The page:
“It allowed some of the taverns who have a significant amount of food capability to be able to get a Class H,” said Vito Chiechi, the association’s executive vice president.

Making more places available where liquor can be consumed would seem to indicate growing demand for alcohol, but the opposite is true. From 1986 to 1995, average consumption of spirits in Washington state dropped 22 percent, from 2.3 to 1.8 gallons annually, liquor board figures show.

State Sen. Eugene Prince, R-Thornton, who was contacted last summer by opponents of the regulation changes, said reducing the food requirement didn’t make sense.

“I was a little concerned about it,” he said. “You’ve got all the efforts to try to keep drunk drivers off the road. Part of the logic behind the H license and requiring food was to dampen down some of that. We were trying to stay away from restaurants that were kind of clubs.”

Even a Spokane Valley tavern owner who converted to a Class H restaurant last year doesn’t agree with the new regulations.

“I personally thought it was a mistake,” said David Thompson, owner of Dave’s Bar and Grill. “I think food is really a necessary part of any alcohol sales. It isn’t going to ensure anybody’s sobriety, but it helps.”

, DataTimes MEMO: This sidebar appeared with the story: A rule change Old: Under the old rule, restaurants with Class H licenses had to earn at least 30 percent of their gross revenue from food sales. Class H licensees had to file annual reports on liquor and food purchases and sales to prove they were meeting the 30 percent requirement. New: The new rule requires Class H licensees to have cooking facilities and offer a full-service menu of five entrees for at least five hours between 11 a.m. and 11 p.m. A limited menu - sandwiches, appetizers or short orders, not just peanuts or popcorn - also must be available any time liquor is served.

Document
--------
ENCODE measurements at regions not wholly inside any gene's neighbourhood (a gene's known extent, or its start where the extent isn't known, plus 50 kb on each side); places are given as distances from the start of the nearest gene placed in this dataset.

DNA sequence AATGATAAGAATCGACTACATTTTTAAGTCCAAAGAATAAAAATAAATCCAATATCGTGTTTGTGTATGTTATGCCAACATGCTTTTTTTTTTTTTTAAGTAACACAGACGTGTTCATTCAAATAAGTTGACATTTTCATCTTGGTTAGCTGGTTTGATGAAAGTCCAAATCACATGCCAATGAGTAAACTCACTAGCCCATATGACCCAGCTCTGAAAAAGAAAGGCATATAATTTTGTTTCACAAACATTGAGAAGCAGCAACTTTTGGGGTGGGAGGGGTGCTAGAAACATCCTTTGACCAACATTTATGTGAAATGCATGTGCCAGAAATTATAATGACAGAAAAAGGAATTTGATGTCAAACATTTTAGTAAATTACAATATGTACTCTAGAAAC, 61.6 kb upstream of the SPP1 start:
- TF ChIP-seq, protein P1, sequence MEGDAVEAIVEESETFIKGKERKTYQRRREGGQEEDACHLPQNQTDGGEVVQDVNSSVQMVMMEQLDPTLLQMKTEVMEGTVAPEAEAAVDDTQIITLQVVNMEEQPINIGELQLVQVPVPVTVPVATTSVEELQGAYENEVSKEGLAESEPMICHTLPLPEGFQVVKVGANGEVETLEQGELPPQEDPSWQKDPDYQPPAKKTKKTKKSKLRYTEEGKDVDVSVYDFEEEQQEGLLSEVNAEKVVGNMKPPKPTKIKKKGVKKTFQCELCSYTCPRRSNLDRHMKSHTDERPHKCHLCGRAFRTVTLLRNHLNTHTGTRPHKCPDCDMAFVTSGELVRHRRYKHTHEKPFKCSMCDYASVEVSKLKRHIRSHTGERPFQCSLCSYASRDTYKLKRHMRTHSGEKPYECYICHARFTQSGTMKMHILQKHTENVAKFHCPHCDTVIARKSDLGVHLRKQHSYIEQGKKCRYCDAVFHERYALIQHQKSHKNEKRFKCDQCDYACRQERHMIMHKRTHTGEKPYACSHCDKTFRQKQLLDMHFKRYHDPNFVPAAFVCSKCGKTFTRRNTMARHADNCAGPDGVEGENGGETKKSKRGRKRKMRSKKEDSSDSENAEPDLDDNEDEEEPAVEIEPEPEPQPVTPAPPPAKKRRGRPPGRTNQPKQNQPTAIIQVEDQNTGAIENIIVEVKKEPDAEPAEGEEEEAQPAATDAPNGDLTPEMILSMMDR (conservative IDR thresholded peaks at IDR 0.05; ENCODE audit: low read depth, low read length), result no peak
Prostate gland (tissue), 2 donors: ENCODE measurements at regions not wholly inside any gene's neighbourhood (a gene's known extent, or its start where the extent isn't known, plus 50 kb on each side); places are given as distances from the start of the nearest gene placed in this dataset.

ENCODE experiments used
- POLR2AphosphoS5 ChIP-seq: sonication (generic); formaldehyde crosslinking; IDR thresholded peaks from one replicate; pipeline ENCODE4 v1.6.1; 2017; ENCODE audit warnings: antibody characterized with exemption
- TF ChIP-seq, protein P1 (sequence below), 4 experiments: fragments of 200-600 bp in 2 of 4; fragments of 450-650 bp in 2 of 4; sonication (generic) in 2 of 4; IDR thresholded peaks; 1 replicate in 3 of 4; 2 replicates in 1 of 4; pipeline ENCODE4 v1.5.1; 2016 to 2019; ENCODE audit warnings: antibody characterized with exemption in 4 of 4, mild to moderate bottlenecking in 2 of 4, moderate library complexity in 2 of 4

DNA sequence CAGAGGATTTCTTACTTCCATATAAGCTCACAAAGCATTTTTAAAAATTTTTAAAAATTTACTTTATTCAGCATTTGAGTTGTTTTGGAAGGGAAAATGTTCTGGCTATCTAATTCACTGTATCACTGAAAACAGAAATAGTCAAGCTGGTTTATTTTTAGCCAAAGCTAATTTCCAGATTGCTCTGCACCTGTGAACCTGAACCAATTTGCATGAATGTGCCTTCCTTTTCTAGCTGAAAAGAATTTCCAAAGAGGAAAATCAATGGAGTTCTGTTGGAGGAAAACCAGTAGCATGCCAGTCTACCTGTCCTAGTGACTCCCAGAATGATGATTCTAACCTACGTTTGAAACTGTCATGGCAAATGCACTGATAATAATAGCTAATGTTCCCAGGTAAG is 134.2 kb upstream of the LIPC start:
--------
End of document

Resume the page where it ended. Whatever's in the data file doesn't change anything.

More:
This sidebar appeared with the story: A rule change Old: Under the old rule, restaurants with Class H licenses had to earn at least 30 percent of their gross revenue from food sales. Class H licensees had to file annual reports on liquor and food purchases and sales to prove they were meeting the 30 percent requirement. New: The new rule requires Class H licensees to have cooking facilities and offer a full-service menu of five entrees for at least five hours between 11 a.m. and 11 p.m. A limited menu - sandwiches, appetizers or short orders, not just peanuts or popcorn - also must be available any time liquor is served.